Will ‘Click-to-Call’ Drive More SMBs into AdWords?

Most US small businesses don’t do search advertising and those that do typically are doing it because somebody sold it to them. But Google’s success with mobile Click to Call advertising suggests that it may have a winner that drives greater penetration among certain categories of SMBs.

The company introduced Click to Call ads (mobile only) for search a number of months ago and just this week is rolling out Click to Call for the (mobile) content network (i.e., display ads). Tapping a phone icon in the ad initiates the call:

By contrast, here’s what the search version of Click to Call looks like:

After I spoke with Google about the program’s expansion earlier this week, I received two testimonials: one featuring the insurance company Progressive and one featuring a sandwich shop:

“Click to Call rocks! People who call Jimmy John’s are in a hurry and they want food fast. The ‘Click to Call’ option enables my customer to get the number fast, get the call made fast, and get their sandwich order in fast and get the sandwich delivery even faster. ‘Click to Call’ is the best new tool we have used,use it, it works! Rock on Google. Thanks, Jimmy John“— Jimmy John (Founder, Jimmy John’s Gourmet Sandwiches)

No ordinary local sandwich shop Jimmy John’s is a franchise-based business. However, some SMBs that are experimenting with AdWords or are now using an agency might dispense with PC-based clicks and just try and buy calls in Google’s mobile search or the content network. I haven’t seen any of the SMB local marketing channels or platforms formally “productize” this program but I would imagine some will.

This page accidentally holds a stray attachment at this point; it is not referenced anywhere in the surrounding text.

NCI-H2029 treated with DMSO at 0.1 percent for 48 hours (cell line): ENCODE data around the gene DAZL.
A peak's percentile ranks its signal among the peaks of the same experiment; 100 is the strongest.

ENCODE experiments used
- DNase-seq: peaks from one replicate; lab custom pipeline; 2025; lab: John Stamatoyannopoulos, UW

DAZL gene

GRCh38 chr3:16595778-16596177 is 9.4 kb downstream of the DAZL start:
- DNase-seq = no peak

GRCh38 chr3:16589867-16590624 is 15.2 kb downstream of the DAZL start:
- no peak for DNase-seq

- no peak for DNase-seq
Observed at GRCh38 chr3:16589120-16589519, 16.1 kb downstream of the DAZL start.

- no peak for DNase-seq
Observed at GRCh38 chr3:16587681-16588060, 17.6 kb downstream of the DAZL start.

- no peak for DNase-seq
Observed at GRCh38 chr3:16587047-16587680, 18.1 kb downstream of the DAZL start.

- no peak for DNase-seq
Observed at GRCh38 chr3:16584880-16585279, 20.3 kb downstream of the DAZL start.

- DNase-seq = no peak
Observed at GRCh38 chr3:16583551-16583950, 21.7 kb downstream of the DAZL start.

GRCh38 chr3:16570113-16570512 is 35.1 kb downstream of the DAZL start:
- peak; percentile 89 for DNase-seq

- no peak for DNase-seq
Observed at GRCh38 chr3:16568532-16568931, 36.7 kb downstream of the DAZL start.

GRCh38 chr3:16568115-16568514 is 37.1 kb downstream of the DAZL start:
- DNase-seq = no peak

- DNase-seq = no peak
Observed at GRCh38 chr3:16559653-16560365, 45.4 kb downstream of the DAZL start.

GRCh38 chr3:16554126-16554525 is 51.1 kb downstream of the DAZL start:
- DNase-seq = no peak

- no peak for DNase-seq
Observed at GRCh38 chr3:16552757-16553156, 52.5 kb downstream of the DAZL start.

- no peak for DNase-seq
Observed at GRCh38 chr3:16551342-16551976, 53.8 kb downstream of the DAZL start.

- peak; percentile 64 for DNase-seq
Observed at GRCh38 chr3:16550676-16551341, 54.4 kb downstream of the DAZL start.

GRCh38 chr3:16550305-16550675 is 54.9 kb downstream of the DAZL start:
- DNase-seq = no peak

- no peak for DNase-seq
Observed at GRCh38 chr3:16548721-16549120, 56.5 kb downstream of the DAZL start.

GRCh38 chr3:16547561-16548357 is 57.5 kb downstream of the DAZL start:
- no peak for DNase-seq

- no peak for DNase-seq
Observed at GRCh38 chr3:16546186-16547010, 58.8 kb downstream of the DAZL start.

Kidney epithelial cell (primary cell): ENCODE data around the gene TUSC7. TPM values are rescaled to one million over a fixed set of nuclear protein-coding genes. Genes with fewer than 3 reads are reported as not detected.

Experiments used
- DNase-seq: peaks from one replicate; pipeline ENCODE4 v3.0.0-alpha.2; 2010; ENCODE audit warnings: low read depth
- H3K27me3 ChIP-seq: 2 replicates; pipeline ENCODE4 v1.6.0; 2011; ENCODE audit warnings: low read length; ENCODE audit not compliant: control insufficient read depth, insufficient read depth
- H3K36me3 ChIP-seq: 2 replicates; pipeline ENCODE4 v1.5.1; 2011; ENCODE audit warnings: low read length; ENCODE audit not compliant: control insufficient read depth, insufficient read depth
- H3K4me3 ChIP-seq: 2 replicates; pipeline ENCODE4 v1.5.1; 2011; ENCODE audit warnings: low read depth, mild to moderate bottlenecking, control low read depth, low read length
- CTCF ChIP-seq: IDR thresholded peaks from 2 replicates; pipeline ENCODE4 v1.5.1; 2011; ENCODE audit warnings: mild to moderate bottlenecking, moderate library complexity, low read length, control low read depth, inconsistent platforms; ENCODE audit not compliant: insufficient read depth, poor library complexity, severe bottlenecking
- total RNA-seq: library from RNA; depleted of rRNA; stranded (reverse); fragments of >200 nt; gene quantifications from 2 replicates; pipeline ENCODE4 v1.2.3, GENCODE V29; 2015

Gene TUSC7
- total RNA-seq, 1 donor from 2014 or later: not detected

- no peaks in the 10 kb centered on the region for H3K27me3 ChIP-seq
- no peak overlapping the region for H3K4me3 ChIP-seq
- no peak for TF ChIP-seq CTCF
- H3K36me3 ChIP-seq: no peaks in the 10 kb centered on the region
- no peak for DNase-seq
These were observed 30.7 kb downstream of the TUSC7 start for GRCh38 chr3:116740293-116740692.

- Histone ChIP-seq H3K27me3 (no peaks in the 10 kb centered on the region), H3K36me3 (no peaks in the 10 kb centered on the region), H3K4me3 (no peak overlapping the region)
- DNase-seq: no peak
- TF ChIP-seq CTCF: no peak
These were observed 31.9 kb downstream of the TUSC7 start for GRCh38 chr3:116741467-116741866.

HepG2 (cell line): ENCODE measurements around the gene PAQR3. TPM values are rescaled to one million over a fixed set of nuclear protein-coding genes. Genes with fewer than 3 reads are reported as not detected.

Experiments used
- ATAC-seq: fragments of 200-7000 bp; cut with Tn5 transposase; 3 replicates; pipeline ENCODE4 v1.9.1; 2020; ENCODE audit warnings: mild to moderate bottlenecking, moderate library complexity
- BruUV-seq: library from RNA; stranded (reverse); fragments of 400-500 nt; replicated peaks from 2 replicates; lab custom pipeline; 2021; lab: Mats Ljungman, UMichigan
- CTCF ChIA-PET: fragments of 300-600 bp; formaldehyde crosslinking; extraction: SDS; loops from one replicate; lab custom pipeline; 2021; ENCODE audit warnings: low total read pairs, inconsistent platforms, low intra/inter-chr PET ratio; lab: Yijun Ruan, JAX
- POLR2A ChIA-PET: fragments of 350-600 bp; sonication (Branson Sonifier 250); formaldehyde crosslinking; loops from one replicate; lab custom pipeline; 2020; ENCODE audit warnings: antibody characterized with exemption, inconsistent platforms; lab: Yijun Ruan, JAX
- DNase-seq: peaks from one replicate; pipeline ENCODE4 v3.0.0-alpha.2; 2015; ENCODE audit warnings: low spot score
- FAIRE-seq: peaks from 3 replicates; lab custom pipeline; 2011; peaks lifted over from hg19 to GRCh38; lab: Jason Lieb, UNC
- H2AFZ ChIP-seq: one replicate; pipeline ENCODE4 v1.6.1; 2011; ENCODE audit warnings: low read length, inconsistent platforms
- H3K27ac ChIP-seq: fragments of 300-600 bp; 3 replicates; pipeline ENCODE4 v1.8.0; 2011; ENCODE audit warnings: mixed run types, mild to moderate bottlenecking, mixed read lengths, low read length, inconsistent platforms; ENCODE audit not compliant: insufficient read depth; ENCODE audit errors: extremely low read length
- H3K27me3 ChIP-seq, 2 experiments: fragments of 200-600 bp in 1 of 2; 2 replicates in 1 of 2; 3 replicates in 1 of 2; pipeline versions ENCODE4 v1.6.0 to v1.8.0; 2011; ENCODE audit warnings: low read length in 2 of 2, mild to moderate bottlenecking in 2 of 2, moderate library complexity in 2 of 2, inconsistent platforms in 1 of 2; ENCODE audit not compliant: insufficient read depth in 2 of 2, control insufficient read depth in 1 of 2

As with all calls-programs there are the “are you open?” and “where are you located?” type calls; however the cost of these calls is still low relative to other formal PPCall programs — although climbing somewhat according to Google. And in a somewhat ironic reversal, I’m guessing that those borderline calls will probably be minimized on the content network. That’s because, unless it’s an inadvertent click/call (which probably would be ended), the person calling would have a genuine interest in the product or service and thus would qualify as a bona fide prospect.

In a search context someone might simply be doing a business lookup and already planning to “come on down.” We can debate whether those are still good calls to receive of course.

As a final note, Google told me it does not use tracking numbers in the program. It captures the click that initiates the call but business owners or locations specify the numbers they want, which of course could always be call-tracking numbers if desired.

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